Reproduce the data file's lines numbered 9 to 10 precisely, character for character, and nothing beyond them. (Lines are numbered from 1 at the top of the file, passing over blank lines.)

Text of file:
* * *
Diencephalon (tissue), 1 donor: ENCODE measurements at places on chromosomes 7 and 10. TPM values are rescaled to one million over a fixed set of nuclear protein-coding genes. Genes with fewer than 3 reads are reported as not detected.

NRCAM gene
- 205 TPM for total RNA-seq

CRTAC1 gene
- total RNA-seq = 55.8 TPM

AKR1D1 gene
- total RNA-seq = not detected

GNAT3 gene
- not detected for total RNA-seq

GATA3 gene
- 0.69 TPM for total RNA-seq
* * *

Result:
- not detected for total RNA-seq

GATA3 gene